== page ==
I’ve missed a few days of Becky’s April Squares with the topic top, so I’m going to post several photos. I happen to have several photos of the tops of European churches from our trip to France and river cruise in 2019, so here goes…

Most of the photos are of church spires, but my first photo is, sadly, a beautiful cathedral that lost its spires to fire last year: Notre Dame in Paris. Look on the right side of the photo, stare at the clouds and imagine the spires!  We visited only a couple of months after the fire, so we were not even able to go inside at that time. I would love to visit when it has been reconstructed and looks magnificent!
20190613_134658 Notre Dame, Paris
The cathedral in Bayeux, France…this cathedral built in the Middle Ages was the original home of the Bayeux Tapestry, which recounts the story of the Norman (France) invasion of England.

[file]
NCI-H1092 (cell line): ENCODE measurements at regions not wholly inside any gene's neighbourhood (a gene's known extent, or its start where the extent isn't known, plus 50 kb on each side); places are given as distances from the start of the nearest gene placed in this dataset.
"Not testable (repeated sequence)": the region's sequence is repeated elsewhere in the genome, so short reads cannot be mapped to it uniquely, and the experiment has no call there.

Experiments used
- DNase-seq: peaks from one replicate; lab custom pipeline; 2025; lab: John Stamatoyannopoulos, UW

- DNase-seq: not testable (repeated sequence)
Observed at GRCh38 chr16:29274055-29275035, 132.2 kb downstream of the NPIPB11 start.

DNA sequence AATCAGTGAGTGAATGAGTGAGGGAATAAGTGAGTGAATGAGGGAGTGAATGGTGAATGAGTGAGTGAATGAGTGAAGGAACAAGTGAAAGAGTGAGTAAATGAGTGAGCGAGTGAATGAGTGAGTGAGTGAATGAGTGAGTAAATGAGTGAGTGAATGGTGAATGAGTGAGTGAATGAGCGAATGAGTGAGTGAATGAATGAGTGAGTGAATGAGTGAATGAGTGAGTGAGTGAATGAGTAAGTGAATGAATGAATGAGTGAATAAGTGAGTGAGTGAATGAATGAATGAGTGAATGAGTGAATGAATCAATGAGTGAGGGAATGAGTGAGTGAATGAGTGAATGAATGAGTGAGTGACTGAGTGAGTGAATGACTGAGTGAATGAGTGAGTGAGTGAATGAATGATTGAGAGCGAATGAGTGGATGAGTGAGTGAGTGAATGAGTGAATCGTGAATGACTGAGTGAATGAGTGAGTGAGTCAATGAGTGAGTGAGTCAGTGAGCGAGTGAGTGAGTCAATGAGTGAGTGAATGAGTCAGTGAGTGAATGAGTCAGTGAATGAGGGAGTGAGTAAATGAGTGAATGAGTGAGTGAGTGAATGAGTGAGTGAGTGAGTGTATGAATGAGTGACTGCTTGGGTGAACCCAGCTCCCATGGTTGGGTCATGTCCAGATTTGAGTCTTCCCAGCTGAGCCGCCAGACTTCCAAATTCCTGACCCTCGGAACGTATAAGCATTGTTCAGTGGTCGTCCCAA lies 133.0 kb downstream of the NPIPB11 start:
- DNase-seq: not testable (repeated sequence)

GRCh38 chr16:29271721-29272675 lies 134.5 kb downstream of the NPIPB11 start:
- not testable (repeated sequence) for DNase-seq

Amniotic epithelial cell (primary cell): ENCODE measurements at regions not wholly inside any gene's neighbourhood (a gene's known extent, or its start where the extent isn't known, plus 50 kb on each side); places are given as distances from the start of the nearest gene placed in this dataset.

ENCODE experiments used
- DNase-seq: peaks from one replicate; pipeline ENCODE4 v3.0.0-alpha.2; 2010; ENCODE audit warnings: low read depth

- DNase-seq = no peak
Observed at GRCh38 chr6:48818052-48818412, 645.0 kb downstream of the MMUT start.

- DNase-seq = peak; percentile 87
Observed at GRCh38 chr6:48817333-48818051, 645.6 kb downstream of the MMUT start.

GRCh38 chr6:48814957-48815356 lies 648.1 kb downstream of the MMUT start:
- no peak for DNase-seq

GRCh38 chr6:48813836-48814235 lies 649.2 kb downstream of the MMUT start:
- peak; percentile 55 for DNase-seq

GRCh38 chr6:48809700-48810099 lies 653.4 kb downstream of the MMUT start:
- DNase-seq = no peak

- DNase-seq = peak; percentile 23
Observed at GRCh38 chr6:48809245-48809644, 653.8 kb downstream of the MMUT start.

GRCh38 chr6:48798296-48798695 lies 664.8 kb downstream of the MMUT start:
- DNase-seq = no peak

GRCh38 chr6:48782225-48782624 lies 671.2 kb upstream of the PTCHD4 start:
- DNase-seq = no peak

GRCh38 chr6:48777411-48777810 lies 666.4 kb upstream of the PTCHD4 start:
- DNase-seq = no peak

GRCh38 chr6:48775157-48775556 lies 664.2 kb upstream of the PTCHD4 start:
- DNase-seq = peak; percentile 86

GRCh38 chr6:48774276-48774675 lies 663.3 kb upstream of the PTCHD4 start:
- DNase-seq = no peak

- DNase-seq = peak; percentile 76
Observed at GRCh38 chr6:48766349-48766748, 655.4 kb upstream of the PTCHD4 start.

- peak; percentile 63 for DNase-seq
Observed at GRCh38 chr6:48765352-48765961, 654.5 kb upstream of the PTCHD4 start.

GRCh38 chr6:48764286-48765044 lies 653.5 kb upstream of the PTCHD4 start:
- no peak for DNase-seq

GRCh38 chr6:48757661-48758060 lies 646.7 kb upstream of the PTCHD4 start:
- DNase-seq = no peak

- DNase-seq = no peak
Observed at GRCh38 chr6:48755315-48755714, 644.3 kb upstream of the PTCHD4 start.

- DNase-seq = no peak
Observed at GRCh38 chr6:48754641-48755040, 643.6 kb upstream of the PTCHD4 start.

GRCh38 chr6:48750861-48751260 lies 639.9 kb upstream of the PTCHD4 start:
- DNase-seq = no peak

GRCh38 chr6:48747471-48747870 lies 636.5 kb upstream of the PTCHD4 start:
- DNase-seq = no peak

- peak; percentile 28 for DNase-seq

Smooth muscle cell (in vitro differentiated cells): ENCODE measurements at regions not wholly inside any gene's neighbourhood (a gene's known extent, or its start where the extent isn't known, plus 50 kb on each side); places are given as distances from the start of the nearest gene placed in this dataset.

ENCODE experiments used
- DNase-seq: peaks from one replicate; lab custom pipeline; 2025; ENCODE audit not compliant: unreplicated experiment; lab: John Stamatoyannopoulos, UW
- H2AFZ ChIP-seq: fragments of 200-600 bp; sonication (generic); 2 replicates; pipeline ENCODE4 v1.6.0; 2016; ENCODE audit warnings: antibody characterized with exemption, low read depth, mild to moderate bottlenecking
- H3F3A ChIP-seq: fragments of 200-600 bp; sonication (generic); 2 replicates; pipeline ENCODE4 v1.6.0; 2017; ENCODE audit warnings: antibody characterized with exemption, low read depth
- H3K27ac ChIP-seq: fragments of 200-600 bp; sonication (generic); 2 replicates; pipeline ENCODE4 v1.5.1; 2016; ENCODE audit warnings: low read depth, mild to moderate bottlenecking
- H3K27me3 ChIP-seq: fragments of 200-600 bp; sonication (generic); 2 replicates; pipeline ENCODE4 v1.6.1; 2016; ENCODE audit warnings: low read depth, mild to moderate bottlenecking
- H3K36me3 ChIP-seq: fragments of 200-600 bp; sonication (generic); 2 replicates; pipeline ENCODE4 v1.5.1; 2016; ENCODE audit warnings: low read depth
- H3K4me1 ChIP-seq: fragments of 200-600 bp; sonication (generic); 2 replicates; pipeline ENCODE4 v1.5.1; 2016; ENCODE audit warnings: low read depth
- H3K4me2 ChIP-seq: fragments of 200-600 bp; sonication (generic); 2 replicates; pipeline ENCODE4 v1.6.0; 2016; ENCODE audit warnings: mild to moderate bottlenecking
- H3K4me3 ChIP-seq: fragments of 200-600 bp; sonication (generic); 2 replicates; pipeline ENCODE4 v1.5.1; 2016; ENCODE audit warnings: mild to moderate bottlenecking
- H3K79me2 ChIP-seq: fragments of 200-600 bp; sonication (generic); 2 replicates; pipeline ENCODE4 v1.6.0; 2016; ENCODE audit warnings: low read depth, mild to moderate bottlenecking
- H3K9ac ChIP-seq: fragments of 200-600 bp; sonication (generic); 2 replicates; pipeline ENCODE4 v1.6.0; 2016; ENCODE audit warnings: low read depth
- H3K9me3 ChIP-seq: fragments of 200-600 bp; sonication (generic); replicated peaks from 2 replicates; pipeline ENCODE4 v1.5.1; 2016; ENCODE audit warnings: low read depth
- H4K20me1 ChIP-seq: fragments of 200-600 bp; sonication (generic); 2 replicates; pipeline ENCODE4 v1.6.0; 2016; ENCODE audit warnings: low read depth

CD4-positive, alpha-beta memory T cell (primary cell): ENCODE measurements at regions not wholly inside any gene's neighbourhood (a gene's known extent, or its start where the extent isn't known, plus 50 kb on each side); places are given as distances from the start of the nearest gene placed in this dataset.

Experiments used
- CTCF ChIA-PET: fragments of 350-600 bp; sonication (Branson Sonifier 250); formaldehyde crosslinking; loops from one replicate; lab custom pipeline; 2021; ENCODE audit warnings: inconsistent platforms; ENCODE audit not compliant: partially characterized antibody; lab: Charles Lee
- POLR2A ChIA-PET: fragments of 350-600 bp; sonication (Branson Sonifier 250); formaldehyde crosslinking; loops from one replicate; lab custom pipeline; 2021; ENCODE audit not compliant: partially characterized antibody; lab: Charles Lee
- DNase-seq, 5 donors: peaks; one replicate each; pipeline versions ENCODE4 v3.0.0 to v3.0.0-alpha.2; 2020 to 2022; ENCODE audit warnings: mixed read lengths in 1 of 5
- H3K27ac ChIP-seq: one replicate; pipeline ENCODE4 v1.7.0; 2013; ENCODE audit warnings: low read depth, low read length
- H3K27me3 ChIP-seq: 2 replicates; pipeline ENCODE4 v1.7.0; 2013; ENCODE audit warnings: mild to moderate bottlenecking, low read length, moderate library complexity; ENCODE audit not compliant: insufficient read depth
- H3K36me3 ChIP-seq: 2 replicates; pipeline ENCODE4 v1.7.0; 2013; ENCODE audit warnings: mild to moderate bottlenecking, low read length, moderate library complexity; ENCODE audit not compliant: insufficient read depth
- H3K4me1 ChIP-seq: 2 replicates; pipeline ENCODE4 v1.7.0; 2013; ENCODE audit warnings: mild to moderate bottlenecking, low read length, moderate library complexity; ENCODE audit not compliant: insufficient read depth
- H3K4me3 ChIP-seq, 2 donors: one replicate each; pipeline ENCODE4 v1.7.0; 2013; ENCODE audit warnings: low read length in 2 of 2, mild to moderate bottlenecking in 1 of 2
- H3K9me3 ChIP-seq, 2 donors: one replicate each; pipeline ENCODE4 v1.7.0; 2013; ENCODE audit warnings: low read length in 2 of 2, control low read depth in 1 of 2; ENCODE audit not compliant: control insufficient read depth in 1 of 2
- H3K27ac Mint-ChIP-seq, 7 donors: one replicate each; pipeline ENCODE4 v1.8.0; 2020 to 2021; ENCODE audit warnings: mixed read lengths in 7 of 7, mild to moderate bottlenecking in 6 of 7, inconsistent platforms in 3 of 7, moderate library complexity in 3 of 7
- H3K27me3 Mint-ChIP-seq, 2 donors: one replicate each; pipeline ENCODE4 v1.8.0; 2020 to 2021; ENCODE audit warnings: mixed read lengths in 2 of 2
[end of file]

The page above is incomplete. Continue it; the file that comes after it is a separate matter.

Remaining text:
20190618_124717 Bayeux
We stopped in Bayeux on our way to Mont St.-Michel, which had been on my bucket list for several years. Here is the tippy-top of the abbey spire.
DSC00352 Mont St Michel
Really, when one tours Europe, one is amazed at the number of churches/cathedrals – every city has one! Here is the top of the cathedral in Würzburg, Germany – the cross on its steeple is lovely!DSC01384 Wurzburg
Next is Bamberg, Germany, with more beautiful crosses on top.
DSC01461 Bamberg Cathedral
What I like about this one, in Nuremburg, Germany, are all the mini spires decorating the roof, and especially, the clock!
DSC01635 Nuremburg,
I must soon post the photos I have of this lovely church in Budapest, Hungary – St. Matthias. Inside, it is very colorful and elaborate, but the roof of this church, with its colorful tiles forming geometric designs is also eye-catching!
DSC02087 St Matthias - Budapest

Tuesday Photo Challenge: Travel 2019